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New year brings changes to Sask. essential services legislation

Saskatchewan has fixed a law that the Supreme Court struck down as unconstitutional because it prevented some public-sector employees from striking. File / Global News

REGINA – Changes to the government’s essential service legislation will take effect in the New Year.

Amendments to The Saskatchewan Employment Act have been a long time coming after being ruled by Canada’s Supreme Court as unconstitutional in 2015.  The legislation originally denied public employees like firefighters and nurses the ability to strike.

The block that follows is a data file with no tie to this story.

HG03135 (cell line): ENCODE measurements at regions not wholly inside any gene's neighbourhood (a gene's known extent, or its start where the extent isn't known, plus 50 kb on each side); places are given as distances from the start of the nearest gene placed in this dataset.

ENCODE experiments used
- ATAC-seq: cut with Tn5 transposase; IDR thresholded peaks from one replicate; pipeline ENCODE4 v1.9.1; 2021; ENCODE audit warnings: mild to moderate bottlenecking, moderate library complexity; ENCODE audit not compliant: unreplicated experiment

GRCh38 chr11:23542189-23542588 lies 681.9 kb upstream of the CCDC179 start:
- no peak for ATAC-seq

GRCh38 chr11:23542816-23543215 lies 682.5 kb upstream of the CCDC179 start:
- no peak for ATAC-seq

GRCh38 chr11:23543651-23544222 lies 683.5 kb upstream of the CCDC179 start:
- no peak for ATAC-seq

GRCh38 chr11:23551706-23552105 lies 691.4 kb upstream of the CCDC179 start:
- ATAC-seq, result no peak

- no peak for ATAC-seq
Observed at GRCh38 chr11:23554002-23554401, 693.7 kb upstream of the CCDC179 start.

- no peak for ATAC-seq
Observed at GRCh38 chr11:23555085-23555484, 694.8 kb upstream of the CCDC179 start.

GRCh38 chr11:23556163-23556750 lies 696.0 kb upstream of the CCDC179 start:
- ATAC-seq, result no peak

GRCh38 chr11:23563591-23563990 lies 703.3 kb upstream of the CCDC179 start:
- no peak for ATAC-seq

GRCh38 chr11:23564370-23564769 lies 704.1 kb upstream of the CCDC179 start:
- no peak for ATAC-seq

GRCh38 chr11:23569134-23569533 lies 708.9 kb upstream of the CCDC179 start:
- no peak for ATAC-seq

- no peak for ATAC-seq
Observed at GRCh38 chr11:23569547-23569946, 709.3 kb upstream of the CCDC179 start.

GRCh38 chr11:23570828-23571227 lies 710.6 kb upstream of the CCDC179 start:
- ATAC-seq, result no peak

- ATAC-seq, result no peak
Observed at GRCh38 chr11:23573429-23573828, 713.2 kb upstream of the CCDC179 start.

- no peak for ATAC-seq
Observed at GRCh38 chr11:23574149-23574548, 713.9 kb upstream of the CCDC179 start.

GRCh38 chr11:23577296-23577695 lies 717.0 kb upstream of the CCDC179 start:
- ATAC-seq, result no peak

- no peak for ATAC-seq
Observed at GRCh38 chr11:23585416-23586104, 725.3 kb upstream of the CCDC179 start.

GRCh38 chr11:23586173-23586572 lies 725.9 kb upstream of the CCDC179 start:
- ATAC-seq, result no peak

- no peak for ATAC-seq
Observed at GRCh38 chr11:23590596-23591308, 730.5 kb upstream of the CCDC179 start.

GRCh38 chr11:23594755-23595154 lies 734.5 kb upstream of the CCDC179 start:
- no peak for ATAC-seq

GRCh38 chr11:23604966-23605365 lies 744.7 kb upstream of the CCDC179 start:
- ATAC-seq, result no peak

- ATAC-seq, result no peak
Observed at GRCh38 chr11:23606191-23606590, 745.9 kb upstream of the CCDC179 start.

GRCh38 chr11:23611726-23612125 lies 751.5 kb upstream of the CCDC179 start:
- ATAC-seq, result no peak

Beginning January 1st the legislation will remove the definition of “essential services” and both parties will determine what services are essential to their respective organization.

In a dispute, an independent third-party body will be brought in to help make a decision.

“The amendments to the essential services legislation ensure alternative methods are available to settle workplace disputes,” Labour Relations and Workplace Safety Minister Don Morgan said.

Other key changes to the legislation include:

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  • Providing for binding mediation-arbitration when an essential services agreement is found to interfere with a strike or lockout.
  • Changing the cooling-off period from 14 days to seven days
  • Establishing a maximum of 60 days for binding mandatory mediation, unless both parties agree to longer

The new legislation received Royal Assent on November 19th.

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